Hope you’ve all had a good week.
We may have come to the end of the domestic flat racing season but it’s certainly not a quiet time of year for us at New Rathbride Stables.
The existing team of 2yo’s are now having a well earned break. They’re enjoying their days out in the paddocks and I can already see them thriving. We’ll build them up during the coming months and then bring them back into training in the new year for what hopefully will be an exciting and successful campaign. During the winter months we’ll have a few horses to run at Dundalk and we’ll particularly look forward to old favourite Grey Danube returning to what has been a happy hunting ground for him. He’s already won 7 races there for us and I don’t think he’s finished winning yet.
Our new team of yearlings have settled in particularly well. We like to treat them all as individuals and take them forward at the pace which is right for them. The breaking-in process can be stressful for a horse so we put a lot of focus on keeping them in their comfort zone and ensure they learn to enjoy what they are doing. I’m delighted that the breaking-in process has gone very smoothly and all are now riding.
We’ve not finished our yearling purchases yet and I was at Goffs sales this week. However, I didn’t find what I felt were the right horses and so we’ll move on to the next yearling sales at Tattersalls Newmarket in a couple of weeks. You have to walk away and wait for the right opportunity rather than just buy for the sake of it.
We must also spare a thought this week for Frederick Tylicki and his family. He was injured in a 4 horse pile up at Kempton on Monday. Hopefully, he’ll make a full and speedy recovery.
This weekend we have one of my favourite race meetings of the year, the Breeder’s Cup. Since it’s inception in 1982 it has steadily grown into one of the most exciting and international meetings in the global racing calendar. Originally a one day meeting it changed to a 2 day format in 2007 and will yet again this weekend become the focus of the racing world. The meeting moves around a range of tracks in the US and this year will be held for a record 9th time at my own favourite, Santa Anita in California. While tracks such as Churchill Downs and Belmont have produced many memorable runnings there is something special about Santa Anita. The warm Californian sunshine is obviously a great bonus compared to the cooler weather they tend to get in New York or Kentucky at this time of year, but in addition Santa Anita is undoubtedly one of the most beautiful places in the world to watch horse racing with it’s stunning backdrop of the San Gabriel Mountains.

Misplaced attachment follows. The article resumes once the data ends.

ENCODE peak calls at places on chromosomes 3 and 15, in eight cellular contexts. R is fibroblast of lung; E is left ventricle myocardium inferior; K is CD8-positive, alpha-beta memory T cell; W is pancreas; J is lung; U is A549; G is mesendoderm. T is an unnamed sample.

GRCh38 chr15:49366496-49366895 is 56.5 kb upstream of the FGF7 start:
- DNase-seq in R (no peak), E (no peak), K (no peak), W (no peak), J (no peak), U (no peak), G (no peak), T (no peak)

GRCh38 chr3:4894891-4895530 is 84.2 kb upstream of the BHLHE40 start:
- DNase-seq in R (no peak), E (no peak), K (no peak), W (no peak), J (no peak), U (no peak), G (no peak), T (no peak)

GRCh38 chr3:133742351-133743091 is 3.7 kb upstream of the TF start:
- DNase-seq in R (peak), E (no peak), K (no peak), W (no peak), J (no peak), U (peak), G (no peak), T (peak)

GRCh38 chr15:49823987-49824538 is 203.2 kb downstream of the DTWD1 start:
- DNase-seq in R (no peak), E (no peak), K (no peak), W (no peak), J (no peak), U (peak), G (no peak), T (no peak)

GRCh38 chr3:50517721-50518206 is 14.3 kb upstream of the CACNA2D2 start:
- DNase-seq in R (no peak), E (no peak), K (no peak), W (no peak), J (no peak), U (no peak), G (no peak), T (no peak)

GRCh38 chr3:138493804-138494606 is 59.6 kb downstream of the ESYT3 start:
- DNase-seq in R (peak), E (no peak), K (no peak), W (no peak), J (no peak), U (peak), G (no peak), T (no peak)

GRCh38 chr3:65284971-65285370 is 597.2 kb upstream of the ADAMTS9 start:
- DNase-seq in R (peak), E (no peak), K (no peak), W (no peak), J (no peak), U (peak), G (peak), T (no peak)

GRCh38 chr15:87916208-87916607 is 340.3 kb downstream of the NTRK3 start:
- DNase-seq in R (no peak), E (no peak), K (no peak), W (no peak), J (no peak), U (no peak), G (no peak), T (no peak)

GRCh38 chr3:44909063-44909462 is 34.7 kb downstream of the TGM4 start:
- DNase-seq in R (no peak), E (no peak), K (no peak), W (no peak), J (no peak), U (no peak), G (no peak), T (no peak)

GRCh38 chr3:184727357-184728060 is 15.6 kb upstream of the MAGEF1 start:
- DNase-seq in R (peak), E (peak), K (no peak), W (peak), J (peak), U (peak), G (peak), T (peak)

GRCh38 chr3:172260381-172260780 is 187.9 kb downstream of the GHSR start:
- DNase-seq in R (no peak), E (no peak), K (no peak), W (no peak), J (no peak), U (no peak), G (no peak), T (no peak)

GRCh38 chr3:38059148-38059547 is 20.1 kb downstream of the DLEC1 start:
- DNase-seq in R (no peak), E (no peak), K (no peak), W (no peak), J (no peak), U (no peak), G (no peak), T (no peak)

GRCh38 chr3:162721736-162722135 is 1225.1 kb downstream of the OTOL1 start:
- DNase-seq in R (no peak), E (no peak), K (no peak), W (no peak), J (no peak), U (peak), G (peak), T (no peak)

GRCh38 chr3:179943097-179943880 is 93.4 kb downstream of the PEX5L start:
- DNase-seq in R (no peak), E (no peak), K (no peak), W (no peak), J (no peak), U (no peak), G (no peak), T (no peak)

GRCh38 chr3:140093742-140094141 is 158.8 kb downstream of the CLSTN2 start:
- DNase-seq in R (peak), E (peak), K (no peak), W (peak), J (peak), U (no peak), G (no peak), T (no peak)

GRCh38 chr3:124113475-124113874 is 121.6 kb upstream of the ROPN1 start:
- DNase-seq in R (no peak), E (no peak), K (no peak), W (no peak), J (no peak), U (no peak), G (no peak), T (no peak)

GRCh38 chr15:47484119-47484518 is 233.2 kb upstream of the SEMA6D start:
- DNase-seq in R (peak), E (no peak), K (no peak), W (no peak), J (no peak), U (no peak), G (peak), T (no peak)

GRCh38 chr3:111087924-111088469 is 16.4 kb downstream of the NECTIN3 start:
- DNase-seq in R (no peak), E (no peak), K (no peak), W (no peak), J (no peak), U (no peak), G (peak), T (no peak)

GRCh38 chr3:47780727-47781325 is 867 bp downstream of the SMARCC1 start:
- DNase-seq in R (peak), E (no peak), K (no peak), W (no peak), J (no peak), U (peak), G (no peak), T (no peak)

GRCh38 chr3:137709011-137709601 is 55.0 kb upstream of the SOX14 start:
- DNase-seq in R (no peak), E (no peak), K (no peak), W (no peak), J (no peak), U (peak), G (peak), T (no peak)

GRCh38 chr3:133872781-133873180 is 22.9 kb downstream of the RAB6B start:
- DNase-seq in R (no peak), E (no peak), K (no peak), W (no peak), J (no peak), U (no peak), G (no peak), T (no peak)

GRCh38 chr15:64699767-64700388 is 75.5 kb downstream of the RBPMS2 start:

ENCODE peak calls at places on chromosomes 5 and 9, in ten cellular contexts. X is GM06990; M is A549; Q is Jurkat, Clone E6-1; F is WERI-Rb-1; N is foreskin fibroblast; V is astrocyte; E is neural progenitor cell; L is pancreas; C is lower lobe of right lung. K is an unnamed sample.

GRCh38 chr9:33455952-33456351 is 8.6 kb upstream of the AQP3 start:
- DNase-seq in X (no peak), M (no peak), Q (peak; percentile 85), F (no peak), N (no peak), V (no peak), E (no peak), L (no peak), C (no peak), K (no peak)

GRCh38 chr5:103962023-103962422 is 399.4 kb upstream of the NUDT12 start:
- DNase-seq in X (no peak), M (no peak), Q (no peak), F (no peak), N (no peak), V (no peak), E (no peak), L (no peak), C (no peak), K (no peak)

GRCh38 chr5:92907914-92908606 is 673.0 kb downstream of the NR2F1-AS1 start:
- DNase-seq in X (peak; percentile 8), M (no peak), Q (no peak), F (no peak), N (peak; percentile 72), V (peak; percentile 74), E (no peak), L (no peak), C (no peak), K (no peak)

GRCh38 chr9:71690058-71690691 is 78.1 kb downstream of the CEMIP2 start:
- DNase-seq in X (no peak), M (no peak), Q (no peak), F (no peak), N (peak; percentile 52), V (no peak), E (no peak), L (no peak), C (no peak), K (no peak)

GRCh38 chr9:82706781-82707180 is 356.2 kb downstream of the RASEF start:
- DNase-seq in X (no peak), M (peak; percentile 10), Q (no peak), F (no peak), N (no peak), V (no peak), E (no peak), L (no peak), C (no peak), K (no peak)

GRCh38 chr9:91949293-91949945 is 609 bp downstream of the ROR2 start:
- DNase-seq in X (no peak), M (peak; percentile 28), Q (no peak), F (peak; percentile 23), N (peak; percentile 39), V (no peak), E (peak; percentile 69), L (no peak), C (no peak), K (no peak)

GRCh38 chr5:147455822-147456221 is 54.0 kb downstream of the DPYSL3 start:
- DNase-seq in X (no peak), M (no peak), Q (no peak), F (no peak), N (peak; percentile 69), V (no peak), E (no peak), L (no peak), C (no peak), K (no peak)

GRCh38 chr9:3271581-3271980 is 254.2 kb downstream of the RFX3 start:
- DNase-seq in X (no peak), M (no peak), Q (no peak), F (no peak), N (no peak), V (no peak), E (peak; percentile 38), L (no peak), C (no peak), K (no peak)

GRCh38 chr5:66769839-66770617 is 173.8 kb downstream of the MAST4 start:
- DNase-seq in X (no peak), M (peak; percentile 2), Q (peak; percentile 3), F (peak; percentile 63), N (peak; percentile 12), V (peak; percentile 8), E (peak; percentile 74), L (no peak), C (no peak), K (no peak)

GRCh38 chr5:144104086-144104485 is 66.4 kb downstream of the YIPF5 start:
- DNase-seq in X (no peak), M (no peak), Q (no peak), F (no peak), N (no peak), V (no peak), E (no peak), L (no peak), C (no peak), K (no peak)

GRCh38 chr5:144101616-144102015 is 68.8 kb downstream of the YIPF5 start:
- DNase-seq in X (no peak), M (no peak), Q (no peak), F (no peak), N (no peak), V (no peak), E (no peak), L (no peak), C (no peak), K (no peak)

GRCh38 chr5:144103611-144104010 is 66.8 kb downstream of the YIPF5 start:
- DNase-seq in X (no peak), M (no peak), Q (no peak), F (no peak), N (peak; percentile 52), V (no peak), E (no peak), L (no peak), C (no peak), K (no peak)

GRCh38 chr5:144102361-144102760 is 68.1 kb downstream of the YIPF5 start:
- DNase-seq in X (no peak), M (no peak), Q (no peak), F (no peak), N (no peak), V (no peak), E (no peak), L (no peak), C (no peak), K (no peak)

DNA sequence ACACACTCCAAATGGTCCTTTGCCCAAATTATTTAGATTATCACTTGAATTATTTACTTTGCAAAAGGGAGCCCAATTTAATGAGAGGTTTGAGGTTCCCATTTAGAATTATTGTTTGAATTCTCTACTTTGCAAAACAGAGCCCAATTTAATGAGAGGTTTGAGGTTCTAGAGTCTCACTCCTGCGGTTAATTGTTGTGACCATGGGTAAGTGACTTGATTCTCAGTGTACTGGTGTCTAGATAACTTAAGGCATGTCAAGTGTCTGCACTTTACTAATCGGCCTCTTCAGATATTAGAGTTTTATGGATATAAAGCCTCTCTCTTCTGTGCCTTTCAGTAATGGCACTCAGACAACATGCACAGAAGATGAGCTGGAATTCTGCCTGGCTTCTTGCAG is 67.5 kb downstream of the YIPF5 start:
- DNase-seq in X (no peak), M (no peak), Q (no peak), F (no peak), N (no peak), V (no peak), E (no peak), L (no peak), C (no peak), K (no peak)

It’s become traditional to arrive earlier in the week and make the dawn trek to the track from Wednesday onwards to enjoy breakfast while watching the contenders go through their morning workouts on the track. There’s a special feeling to those mornings, particularly at Clockers’ Corner a favourite vantage point for the morning workouts where punters mingle with owners, trainers, jockeys and celebrities as the anticipation and excitement builds towards the weekend. I’d certainly recommend a visit for any racing enthusiast. You’ll already have had an amazing experience before we even get to the start of racing on the Friday.
Friday hosts 4 of the breeders cup races while the other 9 are packed into an incredible card on Saturday. Of course the majority of the races will be won by the American horses though the international challengers have tended to fare better at Santa Anita (average of 3 winners per year) than at any of the other host venues. While there might be an impulsion for punters to let the heart rule the head and follow the international challengers, it pays to look beyond that.
Only 3 of the 26 international wins in Santa Anita Breeder’s Cup races have come on dirt so if you’re searching for international winners the turf races are where you are most likely to be successful. The exception being the Turf Sprint on Santa Anita’s unique downhill sprint course which has never seen an international winner.
The race in which the Internationals have had most success is The Turf (17 wins). It might also be worth noting that it has been a particularly bad race for favourites. Aidan O’ Brien has a strong hand with Found and Highland Reel. Arc winner Found is an incredible mare and will aim to repeat last year’s win in this race. It’s a very tough ask on her tenth start of a busy season but if those exertions haven’t taken their toll I think she’ll be tough to beat. Flintshire looks the rival to fear most.
Most talk ahead of The Classic has, not surprisingly, been about the world’s top rated horse California Chrome. However, at odds around 4/5 there’s not much value to be had on him. I might take a chance on Arrogate who has looked very progressive this year including when breaking the track record in the Travers Stakes at Saratoga and there could be better to come from him.
My overall selections as follows:
7.05 Juvenile Fillies
Yellow Agate – Each Way
7.43 Filly & Mare Turf
Seventh Heaven – Win
AP Indian – Each Way
9.05 Turf Sprint
Celestine – Each Way
Gormley – Each Way
Found – Win
11.01 Filly & Mare Sprint
Haveyougoneaway – Each Way
Ironicus – Each Way
Arrogate – Win
Effinex – Each Way
Enjoy a great night’s racing. Best of luck!
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